For many, a statement on a social media website may seem as just that: a statement. However, that statement can lead to a criminal charge that can cause one suffer greatly at the hands of a powerful state-operated legal system. If one has been accused of such a crime, one should obtain an experienced attorney to fight the case and ensure one’s rights are protected.
According to the Florida Times-Union, Brunswick police officer Barbara Hartman asked Magistrate Wallace Harrell on Thursday to issue one warrant charging the Rev. Ken Adkins with making false statements or writings and concealing facts from or submitting false documents to the government. She also asked Harrell to issue a “good behavior” warrant to compel Adkins to stop saying bad things about her on Facebook. On Facebook, Adkins accused her of using her police powers to access his criminal history and had named her and her sign company in relationship to an internal affairs investigation.
There are many types of warrants that exist within the legal system. However, one of those types that is not well known is the good behavior warrant. Generally, good behavior warrants are issued only in cases to prevent people from harming or harassing others by direct contact. However, there has been an effort to use good behavior warrants to prevent critical speech on Facebook.
In this case, the parallel crime that an accused party would be charged with in Florida would be Libel, a first degree misdemeanor under Florida Statute 836.01, exposing the accused to up to a year in jail and expensive fines, as well as any other restitution requirements the Judge may require if the charge is proved. These requirements may include letters of apology, printed advertisements negating the false statements, and other measures to remedy the harmful effects of the statements made.
Libel is defined as defamation by written or printed words, pictures, or in any form other than by spoken words or gestures. In order to prove that libel has occurred:
– the person must prove that the statement was false.
– the person must prove that the statement caused harm.
– the person must prove that the statement was made without adequate research into the truthfulness of the statement.
If the person is a celebrity or a public official, the person must also prove that the statement was made with the intent to do harm or with reckless disregard for the truth.
Statements made in a good faith and reasonable belief that they were true are generally treated as true statements and as such are defensible, but only if the defendant also demonstrated that publication was for the “Public Benefit”. Public interest is generally not “what the public is interested in”, but rather “what is in the interest of the public.” In other words, defendant must also show that there is a well-founded public interest in the specific information being widely known.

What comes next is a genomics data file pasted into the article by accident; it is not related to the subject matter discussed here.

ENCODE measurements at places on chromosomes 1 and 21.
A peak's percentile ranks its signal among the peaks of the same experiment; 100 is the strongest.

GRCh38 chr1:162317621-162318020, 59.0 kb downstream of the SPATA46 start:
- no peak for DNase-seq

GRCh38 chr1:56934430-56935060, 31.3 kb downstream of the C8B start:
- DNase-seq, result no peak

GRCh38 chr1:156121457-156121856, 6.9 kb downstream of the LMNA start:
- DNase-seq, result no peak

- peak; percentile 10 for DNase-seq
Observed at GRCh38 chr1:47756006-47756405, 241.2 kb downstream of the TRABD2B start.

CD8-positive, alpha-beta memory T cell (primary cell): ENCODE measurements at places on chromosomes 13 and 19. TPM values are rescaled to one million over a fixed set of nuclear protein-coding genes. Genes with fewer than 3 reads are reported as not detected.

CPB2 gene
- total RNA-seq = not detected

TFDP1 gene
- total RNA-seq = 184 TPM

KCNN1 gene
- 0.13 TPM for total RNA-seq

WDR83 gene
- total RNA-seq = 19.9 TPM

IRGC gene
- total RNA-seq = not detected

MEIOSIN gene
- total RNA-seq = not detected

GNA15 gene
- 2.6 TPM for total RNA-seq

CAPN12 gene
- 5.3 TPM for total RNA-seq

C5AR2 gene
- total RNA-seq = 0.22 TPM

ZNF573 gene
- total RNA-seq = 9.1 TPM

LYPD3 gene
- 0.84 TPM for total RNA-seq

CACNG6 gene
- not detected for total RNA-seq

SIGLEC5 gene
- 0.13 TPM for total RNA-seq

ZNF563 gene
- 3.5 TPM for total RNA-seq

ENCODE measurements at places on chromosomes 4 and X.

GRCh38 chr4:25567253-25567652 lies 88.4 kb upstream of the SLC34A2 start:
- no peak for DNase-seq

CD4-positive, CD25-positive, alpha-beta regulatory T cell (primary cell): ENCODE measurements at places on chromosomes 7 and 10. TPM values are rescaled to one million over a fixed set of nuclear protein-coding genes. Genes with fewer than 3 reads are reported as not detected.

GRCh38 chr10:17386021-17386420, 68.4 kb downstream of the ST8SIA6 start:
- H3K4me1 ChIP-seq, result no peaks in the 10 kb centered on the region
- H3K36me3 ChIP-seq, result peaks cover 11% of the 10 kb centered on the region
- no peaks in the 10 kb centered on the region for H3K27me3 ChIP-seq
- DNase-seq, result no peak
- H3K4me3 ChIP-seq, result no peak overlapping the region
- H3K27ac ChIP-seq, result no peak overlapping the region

In this case, Adkins told Harrell he had suspicions that Hartman used her position as a police officer to access the National Crime Information Center to get Adkins’ records and post the information on Facebook under the “rogue” account of Liberty Belle. Using the center for anything but official police business is illegal.
Furthermore, Adkins told Harrell that Hartman has a stake in Tucker’s race because Tucker buys campaign signs from Hartman .Adkins’ statements may be saved by the fact that he also stated within the statement the phrase, “what I believed’’, just as Green instructed. Adkins told the Times-Union Thursday the internal affairs investigation did not provide any real answers. It just said the investigator could not access the necessary information without a warrant. “They didn’t say it wasn’t done. They just haven’t told me who did it,’’ Adkins said.
Many times in Jacksonville, people may be accused of criminal libel, slander or other defamation crime. For those accused, the difficulty of defending one’s statements may seem difficult to do, even though one might have thought the statements were true when one made them. If one has been in accused of a crime like this, one should obtain an experienced Jacksonville libel defense attorney to fight the case and ensure one’s rights are protected.
The Forbess Law Firm has been aiding clients who face criminal charges in Jacksonville for years and are here to provide aggressive criminal defense to anyone accused of a crime. If you or a loved one require a Jacksonville criminal defense lawyer, contact our firm today. We are available through our website or by calling us at 904-634-0900.
Additional Source:Georgia judge considering whether Facebook speech is a crime, Terry Dickson, The Florida Times-Union